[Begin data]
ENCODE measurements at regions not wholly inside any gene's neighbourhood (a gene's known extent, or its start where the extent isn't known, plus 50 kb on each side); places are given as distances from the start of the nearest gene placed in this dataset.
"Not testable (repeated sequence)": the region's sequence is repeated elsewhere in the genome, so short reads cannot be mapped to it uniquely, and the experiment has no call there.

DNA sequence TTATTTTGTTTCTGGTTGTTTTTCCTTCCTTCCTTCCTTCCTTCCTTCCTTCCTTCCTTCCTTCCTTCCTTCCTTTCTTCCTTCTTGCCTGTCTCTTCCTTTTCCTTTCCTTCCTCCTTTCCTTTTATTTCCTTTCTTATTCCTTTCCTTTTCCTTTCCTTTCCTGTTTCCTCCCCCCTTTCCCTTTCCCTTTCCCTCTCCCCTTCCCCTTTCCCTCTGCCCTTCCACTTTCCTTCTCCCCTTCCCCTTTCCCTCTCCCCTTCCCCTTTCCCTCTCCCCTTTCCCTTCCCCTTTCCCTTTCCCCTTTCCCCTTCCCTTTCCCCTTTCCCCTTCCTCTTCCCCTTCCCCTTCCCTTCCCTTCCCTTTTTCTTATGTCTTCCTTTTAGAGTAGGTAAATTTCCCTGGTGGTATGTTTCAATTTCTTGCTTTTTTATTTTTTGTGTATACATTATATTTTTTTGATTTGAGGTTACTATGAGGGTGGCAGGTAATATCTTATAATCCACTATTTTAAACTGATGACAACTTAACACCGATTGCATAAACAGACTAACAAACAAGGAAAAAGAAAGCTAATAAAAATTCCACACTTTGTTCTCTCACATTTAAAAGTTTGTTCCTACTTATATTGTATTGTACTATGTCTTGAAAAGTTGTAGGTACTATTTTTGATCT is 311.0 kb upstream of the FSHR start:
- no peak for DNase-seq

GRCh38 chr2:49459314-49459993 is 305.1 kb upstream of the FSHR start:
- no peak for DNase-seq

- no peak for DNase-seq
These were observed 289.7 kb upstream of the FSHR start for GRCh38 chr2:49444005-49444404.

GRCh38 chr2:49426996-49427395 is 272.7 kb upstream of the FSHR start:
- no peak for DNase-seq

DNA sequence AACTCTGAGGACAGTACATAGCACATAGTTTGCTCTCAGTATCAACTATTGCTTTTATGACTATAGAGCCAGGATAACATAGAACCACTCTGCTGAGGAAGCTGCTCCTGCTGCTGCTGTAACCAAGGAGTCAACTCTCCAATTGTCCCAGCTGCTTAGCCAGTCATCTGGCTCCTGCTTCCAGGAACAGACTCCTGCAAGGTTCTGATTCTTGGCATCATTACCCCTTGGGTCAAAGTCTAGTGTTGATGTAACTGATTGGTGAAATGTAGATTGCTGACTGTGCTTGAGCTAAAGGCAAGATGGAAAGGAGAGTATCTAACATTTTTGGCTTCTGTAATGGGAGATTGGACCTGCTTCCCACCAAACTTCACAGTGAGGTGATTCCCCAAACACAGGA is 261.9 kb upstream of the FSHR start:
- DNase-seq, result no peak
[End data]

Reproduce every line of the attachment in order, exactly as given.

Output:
ENCODE measurements at regions not wholly inside any gene's neighbourhood (a gene's known extent, or its start where the extent isn't known, plus 50 kb on each side); places are given as distances from the start of the nearest gene placed in this dataset.
"Not testable (repeated sequence)": the region's sequence is repeated elsewhere in the genome, so short reads cannot be mapped to it uniquely, and the experiment has no call there.

DNA sequence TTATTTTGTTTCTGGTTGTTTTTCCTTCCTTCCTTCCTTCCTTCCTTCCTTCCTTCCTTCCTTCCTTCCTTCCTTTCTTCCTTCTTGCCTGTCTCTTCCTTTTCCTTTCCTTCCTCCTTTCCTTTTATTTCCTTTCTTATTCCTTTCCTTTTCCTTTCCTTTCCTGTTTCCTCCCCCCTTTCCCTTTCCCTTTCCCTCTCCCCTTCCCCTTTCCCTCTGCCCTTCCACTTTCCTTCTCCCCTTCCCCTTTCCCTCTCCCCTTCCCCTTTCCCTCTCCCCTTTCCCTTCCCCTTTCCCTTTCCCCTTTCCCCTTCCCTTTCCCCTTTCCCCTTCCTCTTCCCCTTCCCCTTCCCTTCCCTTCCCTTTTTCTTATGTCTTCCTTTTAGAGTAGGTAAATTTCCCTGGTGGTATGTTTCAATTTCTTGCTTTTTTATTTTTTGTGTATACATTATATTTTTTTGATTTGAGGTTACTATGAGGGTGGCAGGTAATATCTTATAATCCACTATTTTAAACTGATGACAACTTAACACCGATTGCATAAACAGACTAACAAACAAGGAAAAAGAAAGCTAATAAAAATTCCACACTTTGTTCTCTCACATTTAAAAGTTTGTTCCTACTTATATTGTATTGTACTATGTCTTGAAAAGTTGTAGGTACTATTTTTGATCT is 311.0 kb upstream of the FSHR start:
- no peak for DNase-seq

GRCh38 chr2:49459314-49459993 is 305.1 kb upstream of the FSHR start:
- no peak for DNase-seq

- no peak for DNase-seq
These were observed 289.7 kb upstream of the FSHR start for GRCh38 chr2:49444005-49444404.

GRCh38 chr2:49426996-49427395 is 272.7 kb upstream of the FSHR start:
- no peak for DNase-seq

DNA sequence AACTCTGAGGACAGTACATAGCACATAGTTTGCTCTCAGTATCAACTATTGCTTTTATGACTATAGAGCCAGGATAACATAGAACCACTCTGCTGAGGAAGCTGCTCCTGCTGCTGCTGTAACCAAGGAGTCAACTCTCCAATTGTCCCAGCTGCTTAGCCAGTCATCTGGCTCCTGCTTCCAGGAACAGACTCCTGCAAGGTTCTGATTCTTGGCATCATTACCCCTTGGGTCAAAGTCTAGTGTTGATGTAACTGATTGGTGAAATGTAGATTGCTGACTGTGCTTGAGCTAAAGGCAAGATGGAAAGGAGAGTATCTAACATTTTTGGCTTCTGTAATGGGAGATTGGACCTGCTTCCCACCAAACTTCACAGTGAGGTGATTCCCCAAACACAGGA is 261.9 kb upstream of the FSHR start:
- DNase-seq, result no peak